How Do You See Yourself on Your Journey to Licensure?
Valerie “Billie” Klayman, M.A., LMFT
Co-Written with Diana Pash, M.A., LMFT
I want to give a shout out to my friend and colleague, Diana Pash. As I was writing this piece I felt I needed another set of eyes from a licensed therapist. Diana and I have always followed the BBS’ tenets. First, if you need help, consult, consult, consult. Second, always document in your progress notes all consultations and interventions that you provided to your client(s).
In my experience people often become discouraged about the licensing journey specific to the exams. Having to take the exam multiple times or hearing about another pre-licensed therapist and how they didn’t pass either the Law and Ethics exam or the final exam for licensure can make staying the course difficult. Feelings can also come up around hearing that your friends and colleagues have passed the test(s).
My experience in my own journey was to remember, that this is their journey not mine. Preparation is critical to passing these exams. Get familiar with your style of taking tests, and figure out what works best for you. Perhaps you will rely on books, classes, online prep materials, or a combination of a few of these options. If you feel you have struggled with test taking, then it’s time to create a different meaning to that experience. Maybe a study group, Facebook support group, or studying with another therapist may be a way to reduce your anxiety.
The most important piece of wisdom I can share is, do not rush and be patient with the process. The sense of urgency you feel related to the topic of exams is look at the consciousness you might be creating. The answers are there for you to choose on the exam. You do not have to re-invent the wheel. The most important point to remember is what is the BBS’ consciousness?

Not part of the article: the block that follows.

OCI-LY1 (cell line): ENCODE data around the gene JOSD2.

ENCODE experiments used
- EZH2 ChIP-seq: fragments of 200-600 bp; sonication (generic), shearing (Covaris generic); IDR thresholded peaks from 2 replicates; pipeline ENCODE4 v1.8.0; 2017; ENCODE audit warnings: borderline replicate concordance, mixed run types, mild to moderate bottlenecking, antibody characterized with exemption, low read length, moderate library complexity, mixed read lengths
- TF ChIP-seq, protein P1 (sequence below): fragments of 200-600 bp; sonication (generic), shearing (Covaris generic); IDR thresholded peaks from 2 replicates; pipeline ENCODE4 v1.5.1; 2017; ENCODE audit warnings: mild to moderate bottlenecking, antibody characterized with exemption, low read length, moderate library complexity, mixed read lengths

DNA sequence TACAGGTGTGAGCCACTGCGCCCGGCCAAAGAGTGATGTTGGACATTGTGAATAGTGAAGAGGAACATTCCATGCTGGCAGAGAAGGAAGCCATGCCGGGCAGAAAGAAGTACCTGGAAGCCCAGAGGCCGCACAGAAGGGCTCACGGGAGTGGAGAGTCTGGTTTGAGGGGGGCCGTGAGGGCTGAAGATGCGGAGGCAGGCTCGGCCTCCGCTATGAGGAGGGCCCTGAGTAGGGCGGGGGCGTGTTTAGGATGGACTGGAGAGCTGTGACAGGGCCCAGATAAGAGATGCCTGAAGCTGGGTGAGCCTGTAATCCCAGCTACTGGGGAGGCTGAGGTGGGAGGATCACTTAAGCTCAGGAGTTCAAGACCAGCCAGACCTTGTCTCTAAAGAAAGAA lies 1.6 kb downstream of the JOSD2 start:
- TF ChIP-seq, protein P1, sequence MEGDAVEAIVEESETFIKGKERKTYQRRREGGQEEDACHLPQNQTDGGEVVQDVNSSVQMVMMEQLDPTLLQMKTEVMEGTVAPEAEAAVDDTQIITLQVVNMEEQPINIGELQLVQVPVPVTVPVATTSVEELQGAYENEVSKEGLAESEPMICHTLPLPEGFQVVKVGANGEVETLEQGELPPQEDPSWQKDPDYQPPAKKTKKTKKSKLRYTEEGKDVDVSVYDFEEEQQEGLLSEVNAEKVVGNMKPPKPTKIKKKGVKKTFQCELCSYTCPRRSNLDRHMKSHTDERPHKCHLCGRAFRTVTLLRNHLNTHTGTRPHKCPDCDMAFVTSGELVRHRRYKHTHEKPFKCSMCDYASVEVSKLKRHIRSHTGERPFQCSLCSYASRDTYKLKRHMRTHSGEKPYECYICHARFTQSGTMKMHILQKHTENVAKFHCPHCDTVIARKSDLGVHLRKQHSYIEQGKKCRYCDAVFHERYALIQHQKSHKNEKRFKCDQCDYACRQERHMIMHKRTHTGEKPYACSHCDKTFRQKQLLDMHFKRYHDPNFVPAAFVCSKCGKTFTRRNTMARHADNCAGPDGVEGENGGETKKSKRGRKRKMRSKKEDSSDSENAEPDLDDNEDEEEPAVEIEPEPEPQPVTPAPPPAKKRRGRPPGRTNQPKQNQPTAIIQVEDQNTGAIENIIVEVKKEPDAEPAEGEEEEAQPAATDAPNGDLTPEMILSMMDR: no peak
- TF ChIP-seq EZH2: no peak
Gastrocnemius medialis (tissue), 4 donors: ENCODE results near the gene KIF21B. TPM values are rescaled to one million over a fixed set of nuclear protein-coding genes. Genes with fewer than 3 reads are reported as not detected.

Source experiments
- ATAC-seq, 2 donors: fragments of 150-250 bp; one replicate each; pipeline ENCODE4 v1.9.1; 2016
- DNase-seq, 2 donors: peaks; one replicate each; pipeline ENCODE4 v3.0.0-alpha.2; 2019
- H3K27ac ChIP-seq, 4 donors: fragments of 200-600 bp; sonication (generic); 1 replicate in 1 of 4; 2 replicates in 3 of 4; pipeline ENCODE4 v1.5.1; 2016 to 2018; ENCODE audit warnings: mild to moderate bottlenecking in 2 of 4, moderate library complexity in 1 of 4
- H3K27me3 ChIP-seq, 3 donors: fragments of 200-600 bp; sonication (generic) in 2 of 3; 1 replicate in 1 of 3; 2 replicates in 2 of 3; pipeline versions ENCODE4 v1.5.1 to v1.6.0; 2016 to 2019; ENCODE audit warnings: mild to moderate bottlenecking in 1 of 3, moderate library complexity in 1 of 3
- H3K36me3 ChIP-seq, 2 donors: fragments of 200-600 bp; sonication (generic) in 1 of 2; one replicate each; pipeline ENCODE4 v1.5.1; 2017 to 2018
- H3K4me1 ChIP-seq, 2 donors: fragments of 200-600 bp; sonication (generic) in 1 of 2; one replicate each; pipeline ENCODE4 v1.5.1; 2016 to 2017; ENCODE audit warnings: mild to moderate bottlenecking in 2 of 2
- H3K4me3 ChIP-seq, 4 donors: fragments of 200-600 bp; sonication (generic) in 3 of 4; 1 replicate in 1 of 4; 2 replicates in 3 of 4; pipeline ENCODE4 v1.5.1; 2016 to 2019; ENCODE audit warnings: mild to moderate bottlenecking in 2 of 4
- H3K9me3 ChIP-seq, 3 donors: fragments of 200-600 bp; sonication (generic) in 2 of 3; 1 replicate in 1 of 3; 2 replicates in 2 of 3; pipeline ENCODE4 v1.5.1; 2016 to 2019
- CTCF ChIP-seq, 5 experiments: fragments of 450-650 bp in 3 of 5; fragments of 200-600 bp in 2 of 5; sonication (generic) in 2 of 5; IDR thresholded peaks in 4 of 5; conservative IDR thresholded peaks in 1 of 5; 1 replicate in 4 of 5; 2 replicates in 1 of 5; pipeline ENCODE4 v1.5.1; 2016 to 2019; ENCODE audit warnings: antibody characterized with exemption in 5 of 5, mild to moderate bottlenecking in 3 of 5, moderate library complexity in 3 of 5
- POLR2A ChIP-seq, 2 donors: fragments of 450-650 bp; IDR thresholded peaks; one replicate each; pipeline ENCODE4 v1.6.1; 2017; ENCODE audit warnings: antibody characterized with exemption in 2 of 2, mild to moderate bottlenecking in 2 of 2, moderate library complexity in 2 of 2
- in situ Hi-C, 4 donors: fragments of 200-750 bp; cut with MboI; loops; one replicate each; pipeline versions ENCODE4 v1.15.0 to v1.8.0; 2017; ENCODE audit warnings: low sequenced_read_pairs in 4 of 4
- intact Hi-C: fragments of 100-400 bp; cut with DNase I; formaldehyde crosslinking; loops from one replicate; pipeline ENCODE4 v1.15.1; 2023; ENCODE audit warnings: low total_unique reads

The BBS is most concerned with the health and well being of the patient. What safety nets are in place for the therapist to access in order to serve their patient in the most reasonable way available? Understanding the rationale for the correct answer to each question is the most important part of how to take these tests. What are you learning when taking the practice exams? Do you find yourself feeling resistant, resentful, bitter, or angry about the process? Please take time to examine your process. The BBS and legislation by California’s government has determined what legal and ethical standards will help you maintain the highest standards.
Now, in the event you don’t pass the test, try not to let that experience contaminate your next attempt to pass. Maybe you weren’t ready and that’s okay. Also not passing, though painful, can be a good thing. It reinforces all your education, training, and clinical skills and this is immediately useful to your work. Not passing the test does not have to be a defining moment, it is a moment in time. You are not alone as these exams towards licensure are difficult.
Please let me know if there are other topics you would like to have addressed. You can email me at; firstname.lastname@example.org.
Valerie “Billie” Klayman, M.A., LMFT, an integrative Meaning Centered Therapist, became a supervisor at Antioch University Counseling Center in 2014. Billie initiated a partnership between AUCC and the Culver City Senior Center offering pro-bono therapy and group therapy to members of CCSC. December 2016, Culver City hired Billie to help residents of the community at the Culver City Senior Center. She’s presented on Substance Abuse and Addiction. Billie can be reached at email@example.com.
Diana M. Pash, MA, LMFT is a Solution-Focused therapist in private practice in Culver City, CA, specializing in LGBTQ affirmative therapy, couples counseling, anxiety treatment, and addiction/recovery counseling. She earned her Master’s degree in Clinical Psychology at Antioch University, Los Angeles. She can be reached at firstname.lastname@example.org andwww.dianapashtherapy.com.